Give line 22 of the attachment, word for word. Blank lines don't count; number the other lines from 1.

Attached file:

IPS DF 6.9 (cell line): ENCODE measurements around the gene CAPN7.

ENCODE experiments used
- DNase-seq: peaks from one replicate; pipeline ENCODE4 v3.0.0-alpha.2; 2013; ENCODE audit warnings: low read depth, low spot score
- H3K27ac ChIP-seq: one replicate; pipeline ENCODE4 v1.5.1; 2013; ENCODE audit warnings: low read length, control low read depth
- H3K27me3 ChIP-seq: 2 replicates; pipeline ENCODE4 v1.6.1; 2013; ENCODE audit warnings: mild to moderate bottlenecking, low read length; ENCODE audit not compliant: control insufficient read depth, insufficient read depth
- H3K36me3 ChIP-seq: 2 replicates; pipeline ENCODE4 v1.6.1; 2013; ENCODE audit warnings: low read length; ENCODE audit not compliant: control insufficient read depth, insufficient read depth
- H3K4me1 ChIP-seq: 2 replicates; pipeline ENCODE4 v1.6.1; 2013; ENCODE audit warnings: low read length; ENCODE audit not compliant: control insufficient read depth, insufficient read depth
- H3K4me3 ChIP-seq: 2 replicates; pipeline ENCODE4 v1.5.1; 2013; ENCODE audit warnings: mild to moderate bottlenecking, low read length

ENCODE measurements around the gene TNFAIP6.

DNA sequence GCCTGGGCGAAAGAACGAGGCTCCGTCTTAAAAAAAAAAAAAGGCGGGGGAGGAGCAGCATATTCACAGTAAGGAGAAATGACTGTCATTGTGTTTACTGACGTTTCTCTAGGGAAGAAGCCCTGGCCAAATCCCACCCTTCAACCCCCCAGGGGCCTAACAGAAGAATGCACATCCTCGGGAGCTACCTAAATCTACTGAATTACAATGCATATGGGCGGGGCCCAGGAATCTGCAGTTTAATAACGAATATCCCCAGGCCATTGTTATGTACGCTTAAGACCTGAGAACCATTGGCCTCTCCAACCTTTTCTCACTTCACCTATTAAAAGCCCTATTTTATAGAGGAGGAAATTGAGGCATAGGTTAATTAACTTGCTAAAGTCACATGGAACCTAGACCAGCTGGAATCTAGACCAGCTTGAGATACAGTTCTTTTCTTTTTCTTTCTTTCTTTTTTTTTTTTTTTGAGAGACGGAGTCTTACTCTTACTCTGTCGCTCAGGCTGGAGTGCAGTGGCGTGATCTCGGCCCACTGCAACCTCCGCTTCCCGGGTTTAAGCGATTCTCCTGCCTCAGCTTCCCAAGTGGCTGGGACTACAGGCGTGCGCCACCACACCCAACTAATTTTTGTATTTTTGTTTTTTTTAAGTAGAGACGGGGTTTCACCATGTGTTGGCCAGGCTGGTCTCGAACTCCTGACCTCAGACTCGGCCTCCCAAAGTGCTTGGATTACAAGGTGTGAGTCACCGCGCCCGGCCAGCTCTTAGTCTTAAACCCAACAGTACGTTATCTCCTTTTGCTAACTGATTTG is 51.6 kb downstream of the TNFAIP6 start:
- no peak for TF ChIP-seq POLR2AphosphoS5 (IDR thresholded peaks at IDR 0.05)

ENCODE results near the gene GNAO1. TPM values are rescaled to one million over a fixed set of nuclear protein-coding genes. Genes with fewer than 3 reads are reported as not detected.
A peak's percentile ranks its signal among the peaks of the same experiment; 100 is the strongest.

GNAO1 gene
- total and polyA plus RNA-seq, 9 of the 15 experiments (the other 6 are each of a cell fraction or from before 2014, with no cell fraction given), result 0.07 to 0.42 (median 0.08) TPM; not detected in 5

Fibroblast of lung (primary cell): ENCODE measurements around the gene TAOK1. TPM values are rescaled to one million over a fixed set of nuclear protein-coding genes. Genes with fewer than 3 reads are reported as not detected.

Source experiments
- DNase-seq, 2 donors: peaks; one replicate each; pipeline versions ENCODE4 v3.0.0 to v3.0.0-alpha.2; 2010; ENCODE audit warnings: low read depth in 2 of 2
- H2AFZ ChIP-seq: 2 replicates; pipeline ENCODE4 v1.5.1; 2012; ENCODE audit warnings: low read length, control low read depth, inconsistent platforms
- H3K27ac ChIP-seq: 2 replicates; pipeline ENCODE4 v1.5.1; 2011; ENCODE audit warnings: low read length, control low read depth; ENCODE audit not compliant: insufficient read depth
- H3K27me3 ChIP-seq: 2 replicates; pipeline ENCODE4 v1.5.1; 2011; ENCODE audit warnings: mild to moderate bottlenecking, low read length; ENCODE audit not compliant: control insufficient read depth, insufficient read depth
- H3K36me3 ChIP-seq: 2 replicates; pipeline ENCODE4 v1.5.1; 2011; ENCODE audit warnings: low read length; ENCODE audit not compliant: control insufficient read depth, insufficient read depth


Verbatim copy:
- H3K36me3 ChIP-seq: 2 replicates; pipeline ENCODE4 v1.5.1; 2011; ENCODE audit warnings: low read length; ENCODE audit not compliant: control insufficient read depth, insufficient read depth